Chris Gregory and his family have been active in rodeo competitions for years. In fact, the Heartland Horseshoeing School owner attended college on a rodeo scholarship with the goal of becoming a professional rider. Although his focus changed to hoof care, Gregory still works with rodeo horses.

If you are new to shoeing rodeo horses or are looking to work with these athletes, there are several things to consider. A primary area of concern for Gregory is traction. Before you shoe a rodeo horse, he says to consider these things related to traction:

  1. Start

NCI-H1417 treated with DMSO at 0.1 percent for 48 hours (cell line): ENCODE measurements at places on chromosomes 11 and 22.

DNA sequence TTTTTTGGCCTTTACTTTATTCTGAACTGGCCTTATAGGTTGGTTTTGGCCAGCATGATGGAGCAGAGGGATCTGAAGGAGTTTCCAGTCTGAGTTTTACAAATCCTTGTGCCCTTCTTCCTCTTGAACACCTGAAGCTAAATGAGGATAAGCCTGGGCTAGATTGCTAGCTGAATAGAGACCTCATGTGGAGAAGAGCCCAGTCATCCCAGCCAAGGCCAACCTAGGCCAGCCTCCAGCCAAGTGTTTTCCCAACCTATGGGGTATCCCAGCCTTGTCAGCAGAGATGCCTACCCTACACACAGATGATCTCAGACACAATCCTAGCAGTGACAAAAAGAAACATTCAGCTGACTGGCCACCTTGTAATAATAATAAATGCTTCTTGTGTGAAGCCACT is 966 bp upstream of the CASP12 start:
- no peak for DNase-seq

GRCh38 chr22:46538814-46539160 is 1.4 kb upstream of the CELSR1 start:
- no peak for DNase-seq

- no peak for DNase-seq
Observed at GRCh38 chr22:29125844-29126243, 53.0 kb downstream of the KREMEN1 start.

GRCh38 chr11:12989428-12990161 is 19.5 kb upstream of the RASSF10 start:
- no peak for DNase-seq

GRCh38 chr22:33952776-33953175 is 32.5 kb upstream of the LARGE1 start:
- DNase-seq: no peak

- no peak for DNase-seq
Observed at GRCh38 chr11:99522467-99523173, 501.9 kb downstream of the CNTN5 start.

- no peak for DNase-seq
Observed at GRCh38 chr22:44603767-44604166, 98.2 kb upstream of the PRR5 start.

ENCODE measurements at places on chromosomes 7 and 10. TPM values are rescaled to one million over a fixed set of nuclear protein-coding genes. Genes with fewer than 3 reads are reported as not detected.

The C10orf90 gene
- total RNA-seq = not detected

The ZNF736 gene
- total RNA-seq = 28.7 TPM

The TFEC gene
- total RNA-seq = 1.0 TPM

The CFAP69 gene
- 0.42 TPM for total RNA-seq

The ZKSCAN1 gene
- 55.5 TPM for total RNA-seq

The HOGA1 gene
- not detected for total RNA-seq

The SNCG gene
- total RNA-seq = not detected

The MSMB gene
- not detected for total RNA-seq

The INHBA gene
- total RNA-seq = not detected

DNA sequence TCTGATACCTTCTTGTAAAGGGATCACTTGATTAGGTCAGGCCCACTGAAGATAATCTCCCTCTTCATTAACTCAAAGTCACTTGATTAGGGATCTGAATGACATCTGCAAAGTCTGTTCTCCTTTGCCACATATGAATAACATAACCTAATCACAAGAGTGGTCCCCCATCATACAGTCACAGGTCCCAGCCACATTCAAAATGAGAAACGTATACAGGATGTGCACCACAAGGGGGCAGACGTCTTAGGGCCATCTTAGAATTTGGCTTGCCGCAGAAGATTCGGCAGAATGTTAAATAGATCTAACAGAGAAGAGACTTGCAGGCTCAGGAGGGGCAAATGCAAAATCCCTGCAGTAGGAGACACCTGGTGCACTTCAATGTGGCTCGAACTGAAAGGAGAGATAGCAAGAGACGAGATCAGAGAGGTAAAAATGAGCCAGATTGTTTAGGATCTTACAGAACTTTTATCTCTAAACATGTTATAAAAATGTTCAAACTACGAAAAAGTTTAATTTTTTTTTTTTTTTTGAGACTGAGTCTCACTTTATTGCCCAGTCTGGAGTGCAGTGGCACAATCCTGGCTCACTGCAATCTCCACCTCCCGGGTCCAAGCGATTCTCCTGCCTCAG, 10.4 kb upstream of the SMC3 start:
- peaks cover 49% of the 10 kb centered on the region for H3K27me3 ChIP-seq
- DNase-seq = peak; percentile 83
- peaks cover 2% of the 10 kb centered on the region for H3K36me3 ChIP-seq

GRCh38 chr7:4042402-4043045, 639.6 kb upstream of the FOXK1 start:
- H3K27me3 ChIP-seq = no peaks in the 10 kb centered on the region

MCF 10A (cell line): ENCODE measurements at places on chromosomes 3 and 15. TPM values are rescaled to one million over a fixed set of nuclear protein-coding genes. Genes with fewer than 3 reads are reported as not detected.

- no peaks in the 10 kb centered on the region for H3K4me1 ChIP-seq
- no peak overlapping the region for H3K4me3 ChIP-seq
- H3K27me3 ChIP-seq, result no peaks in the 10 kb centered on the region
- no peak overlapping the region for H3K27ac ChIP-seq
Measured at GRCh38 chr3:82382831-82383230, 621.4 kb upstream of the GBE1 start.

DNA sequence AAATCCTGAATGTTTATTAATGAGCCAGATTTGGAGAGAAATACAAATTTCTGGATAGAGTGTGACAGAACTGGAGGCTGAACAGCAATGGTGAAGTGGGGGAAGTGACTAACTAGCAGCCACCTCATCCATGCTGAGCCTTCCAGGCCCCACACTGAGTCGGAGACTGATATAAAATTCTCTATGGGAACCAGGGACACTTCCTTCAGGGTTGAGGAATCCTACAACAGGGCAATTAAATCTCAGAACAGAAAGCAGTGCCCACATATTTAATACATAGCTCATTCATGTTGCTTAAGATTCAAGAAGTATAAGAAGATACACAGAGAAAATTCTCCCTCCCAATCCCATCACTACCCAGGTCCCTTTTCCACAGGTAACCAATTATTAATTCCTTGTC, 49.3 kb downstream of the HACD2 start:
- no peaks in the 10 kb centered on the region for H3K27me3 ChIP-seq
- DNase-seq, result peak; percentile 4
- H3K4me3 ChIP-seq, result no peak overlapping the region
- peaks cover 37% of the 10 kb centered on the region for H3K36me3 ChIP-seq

2. Stop
  3. Speed
  4. Turning 

"Since the horse is a living animal and not a truck that can be easily replaced or fixed, what is good traction for starting fast may be too much traction for stopping or turning safely without injury," warns Gregory.

"Injury and lameness may also come from repeated stress and material fatigue over time as the horse stops again and again with too much torque from excessive traction."

When the farrier has to account for the variables, such as arena conditions, then the issue becomes more complex.

For more advice on working with rodeo horses, read Chris Gregory's article in the May/June 2011 issue of American Farriers Journal.

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